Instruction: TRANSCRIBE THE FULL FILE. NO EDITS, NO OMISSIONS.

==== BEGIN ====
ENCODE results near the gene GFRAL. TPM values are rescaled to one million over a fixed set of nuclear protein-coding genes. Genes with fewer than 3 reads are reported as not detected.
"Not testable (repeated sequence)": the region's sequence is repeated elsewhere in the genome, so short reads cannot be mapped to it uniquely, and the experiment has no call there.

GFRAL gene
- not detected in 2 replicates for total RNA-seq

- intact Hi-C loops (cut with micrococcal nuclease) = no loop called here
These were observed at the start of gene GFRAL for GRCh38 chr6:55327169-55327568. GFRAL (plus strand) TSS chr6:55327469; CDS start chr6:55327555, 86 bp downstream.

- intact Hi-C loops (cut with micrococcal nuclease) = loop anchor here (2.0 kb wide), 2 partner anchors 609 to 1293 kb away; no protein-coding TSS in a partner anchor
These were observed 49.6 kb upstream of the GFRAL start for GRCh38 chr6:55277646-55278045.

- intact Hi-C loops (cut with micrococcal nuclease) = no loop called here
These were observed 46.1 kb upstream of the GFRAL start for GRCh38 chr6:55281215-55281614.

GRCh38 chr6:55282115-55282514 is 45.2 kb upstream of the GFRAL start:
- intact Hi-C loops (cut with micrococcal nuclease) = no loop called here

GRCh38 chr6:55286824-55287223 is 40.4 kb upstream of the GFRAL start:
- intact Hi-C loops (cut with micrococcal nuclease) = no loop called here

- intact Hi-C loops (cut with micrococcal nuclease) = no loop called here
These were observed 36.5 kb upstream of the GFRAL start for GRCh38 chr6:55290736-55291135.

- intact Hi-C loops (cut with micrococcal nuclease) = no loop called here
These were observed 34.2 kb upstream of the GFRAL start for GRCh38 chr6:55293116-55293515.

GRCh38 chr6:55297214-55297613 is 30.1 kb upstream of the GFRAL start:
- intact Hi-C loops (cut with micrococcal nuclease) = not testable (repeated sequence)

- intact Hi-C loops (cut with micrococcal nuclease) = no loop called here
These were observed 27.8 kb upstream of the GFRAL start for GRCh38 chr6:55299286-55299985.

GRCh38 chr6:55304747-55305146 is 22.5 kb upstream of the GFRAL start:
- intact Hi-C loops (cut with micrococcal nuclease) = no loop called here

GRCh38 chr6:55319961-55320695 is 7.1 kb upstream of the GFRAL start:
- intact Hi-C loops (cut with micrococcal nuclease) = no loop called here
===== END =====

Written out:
ENCODE results near the gene GFRAL. TPM values are rescaled to one million over a fixed set of nuclear protein-coding genes. Genes with fewer than 3 reads are reported as not detected.
"Not testable (repeated sequence)": the region's sequence is repeated elsewhere in the genome, so short reads cannot be mapped to it uniquely, and the experiment has no call there.

GFRAL gene
- not detected in 2 replicates for total RNA-seq

- intact Hi-C loops (cut with micrococcal nuclease) = no loop called here
These were observed at the start of gene GFRAL for GRCh38 chr6:55327169-55327568. GFRAL (plus strand) TSS chr6:55327469; CDS start chr6:55327555, 86 bp downstream.

- intact Hi-C loops (cut with micrococcal nuclease) = loop anchor here (2.0 kb wide), 2 partner anchors 609 to 1293 kb away; no protein-coding TSS in a partner anchor
These were observed 49.6 kb upstream of the GFRAL start for GRCh38 chr6:55277646-55278045.

- intact Hi-C loops (cut with micrococcal nuclease) = no loop called here
These were observed 46.1 kb upstream of the GFRAL start for GRCh38 chr6:55281215-55281614.

GRCh38 chr6:55282115-55282514 is 45.2 kb upstream of the GFRAL start:
- intact Hi-C loops (cut with micrococcal nuclease) = no loop called here

GRCh38 chr6:55286824-55287223 is 40.4 kb upstream of the GFRAL start:
- intact Hi-C loops (cut with micrococcal nuclease) = no loop called here

- intact Hi-C loops (cut with micrococcal nuclease) = no loop called here
These were observed 36.5 kb upstream of the GFRAL start for GRCh38 chr6:55290736-55291135.

- intact Hi-C loops (cut with micrococcal nuclease) = no loop called here
These were observed 34.2 kb upstream of the GFRAL start for GRCh38 chr6:55293116-55293515.

GRCh38 chr6:55297214-55297613 is 30.1 kb upstream of the GFRAL start:
- intact Hi-C loops (cut with micrococcal nuclease) = not testable (repeated sequence)

- intact Hi-C loops (cut with micrococcal nuclease) = no loop called here
These were observed 27.8 kb upstream of the GFRAL start for GRCh38 chr6:55299286-55299985.

GRCh38 chr6:55304747-55305146 is 22.5 kb upstream of the GFRAL start:
- intact Hi-C loops (cut with micrococcal nuclease) = no loop called here

GRCh38 chr6:55319961-55320695 is 7.1 kb upstream of the GFRAL start:
- intact Hi-C loops (cut with micrococcal nuclease) = no loop called here